Pissaladiere, or as chef Michael McEnearney likes to call it, French pizza, is a beautiful way to showcase Pepe Saya’s cultured butter. In Mike’s version, the butter is the star of the show. "A mouth-watering dish just packed with hearty flavours: the tomato jam, the rich pastry, the salty olives and anchovies and then the confit onion – lots going on! It all makes me think of lazy afternoons in sunny Spain and that makes me think of Sherry. It’s really those sweet and salty edges which go so well with the acid and tangy, sea air flavours of dry sherry. Of course, we can’t call it that here thanks to some grumpy EU lawmakers, but there are plenty of great Australian options as long as you look around. Rutherglen is a great area for fortified wines, especially the sweeter styles, but they also excel at dry sherries as well, like this example from the historic Chambers winery." - Dan Coward






Skill level

Average: 3.8 (19 votes)


  • 300 g onion confit with capers and thyme 
  • 300 g pate brisee 
  • 1 red capsicum, roasted, peeled, seeded 
  • 50 g anchovies (preferably Ortiz), cut into thin strips 
  • 50 g Ligurian olives, seeds removed 
  • 30 g tomato jam 

Onion confit with capers and thyme

  • 30 ml extra virgin olive oil (Ravida) 
  • 25 g anchovies, chopped (Ortiz) 
  • ½ bunch fresh thyme, leaves picked 
  • 50 g salted capers, soaked in water for 10 minutes and drained 
  • 500 g brown onions, thinly sliced 
  • pinch of Murray River pink salt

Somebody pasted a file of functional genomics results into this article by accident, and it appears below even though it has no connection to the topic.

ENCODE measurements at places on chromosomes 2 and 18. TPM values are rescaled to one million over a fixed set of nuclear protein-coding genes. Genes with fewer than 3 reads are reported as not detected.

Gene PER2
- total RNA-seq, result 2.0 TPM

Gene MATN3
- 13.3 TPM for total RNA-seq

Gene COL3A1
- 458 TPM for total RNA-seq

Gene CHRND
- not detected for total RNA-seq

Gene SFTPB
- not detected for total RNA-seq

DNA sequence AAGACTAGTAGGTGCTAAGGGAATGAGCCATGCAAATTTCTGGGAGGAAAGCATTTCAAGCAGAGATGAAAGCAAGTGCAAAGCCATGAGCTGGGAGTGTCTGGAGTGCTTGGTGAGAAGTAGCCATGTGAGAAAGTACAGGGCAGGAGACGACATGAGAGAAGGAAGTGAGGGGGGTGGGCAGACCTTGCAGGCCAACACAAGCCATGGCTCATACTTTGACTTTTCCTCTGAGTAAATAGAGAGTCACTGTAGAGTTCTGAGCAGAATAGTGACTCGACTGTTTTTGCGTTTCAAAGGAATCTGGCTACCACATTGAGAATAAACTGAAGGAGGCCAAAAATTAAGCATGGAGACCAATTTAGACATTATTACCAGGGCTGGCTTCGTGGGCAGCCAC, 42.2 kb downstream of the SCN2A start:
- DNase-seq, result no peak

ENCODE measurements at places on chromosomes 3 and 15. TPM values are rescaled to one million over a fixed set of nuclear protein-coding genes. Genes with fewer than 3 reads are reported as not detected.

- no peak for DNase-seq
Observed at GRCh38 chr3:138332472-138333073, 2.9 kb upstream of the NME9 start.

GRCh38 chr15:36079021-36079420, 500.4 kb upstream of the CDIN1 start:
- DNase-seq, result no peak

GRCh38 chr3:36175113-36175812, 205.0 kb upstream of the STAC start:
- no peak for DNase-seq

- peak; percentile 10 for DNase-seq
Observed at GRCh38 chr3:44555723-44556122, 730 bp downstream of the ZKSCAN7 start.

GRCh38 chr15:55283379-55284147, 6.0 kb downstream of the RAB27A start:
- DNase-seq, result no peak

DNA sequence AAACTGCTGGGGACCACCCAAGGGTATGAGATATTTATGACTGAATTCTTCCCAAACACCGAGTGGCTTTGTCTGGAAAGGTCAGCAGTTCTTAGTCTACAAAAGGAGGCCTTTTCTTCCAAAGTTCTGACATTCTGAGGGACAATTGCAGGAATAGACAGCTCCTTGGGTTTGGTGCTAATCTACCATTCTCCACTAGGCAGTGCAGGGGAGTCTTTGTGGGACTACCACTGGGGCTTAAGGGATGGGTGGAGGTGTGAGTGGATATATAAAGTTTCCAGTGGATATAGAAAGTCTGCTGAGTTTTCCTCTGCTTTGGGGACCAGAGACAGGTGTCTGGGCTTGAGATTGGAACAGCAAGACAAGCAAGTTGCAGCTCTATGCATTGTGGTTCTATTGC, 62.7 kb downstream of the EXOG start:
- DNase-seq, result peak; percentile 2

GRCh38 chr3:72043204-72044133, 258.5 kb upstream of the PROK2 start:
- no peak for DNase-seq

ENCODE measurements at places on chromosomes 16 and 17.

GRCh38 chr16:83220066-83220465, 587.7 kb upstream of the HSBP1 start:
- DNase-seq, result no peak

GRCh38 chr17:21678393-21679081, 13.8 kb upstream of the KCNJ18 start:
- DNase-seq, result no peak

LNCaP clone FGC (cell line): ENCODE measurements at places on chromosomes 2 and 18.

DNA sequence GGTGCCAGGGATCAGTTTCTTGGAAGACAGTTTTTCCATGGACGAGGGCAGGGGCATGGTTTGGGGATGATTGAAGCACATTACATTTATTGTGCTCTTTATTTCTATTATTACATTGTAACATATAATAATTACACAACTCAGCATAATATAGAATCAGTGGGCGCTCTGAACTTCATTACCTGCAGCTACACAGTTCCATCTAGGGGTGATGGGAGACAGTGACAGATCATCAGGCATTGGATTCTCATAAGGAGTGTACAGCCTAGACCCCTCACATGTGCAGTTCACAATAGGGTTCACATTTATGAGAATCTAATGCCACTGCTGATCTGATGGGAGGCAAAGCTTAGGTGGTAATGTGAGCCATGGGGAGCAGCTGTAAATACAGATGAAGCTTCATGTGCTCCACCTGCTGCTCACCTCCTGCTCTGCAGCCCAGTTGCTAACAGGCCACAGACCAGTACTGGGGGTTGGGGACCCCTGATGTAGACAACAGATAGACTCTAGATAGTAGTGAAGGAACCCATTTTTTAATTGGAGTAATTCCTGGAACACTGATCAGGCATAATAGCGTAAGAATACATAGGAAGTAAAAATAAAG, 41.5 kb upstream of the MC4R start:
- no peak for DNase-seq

Pate brisee

  • 500 g plain flour 
  • 500 g salted butter (Pepe Saya) 
  • 100 ml water 

Tomato jam

  • 2.6 kg trussed tomatoes 
  • 50 ml extra virgin olive oil (Robinvale) 
  • 1 pinch of Murray River pink salt 
  • 1 whole white peppercorn 
  • 300 g brown onions, diced 
  • 30 ml red wine vinegar 
  • 30 g caster sugar 
  • 1 garlic clove, peeled

Cook's notes

Oven temperatures are for conventional; if using fan-forced (convection), reduce the temperature by 20˚C. | We use Australian tablespoons and cups: 1 teaspoon equals 5 ml; 1 tablespoon equals 20 ml; 1 cup equals 250 ml. | All herbs are fresh (unless specified) and cups are lightly packed. | All vegetables are medium size and peeled, unless specified. | All eggs are 55-60 g, unless specified.


Drink Chambers Rutherglen Dry Flor Apera, Rutherglen, Vic

Preheat the oven to 180°C.

To make the onion confit, warm the oil in a medium saucepan and add the anchovies, thyme and capers. Keep over a low heat and sweat slowly for 2 minutes, until the anchovies have melted. Add the onions and a pinch of salt.

Cook slowly for 1 hour, until the onions are translucent and all of the excess fluid has evaporated.

To make the pate brisee, rub the flour and butter together with your fingers, or pulse in a food processor to form breadcrumbs. Gradually add the water and knead into a dough. Cover and rest in the fridge for 30 minutes.

Roll out the pastry thin and line a frying pan or a 30 cm-round pizza tray. Prick the pastry base all over with a fork (this is called "docking"). Bake the pastry for 25 minutes, or until light golden brown.

To make the tomato jam, preheat the oven to 180°C.

Roast the tomatoes in half of the oil with a pinch of salt and the peppercorn, until soft and lightly caramelised.

In a small saucepan, over a low heat, sweat the onion in the remaining oil until transparent. Using a mouli, puree the tomatoes into the onion pot. Add the rest of the ingredients. Simmer until thick and has the consistency of jam.

Pass the mixture through a sieve. Store in the fridge with a film of oil on top.

To make the pissaladiere, spread the pastry base with the onion confit.

Cut the roasted capsicums into thin strips.

Make a lattice pattern with alternate lines of anchovy and capsicum. Put an olive in the middle of the diamond.

Place back in the oven for 5 minutes and cook until the pastry is golden brown. Allow to cool for 10 minutes. To serve, cut into portions and drizzle with tomato jam.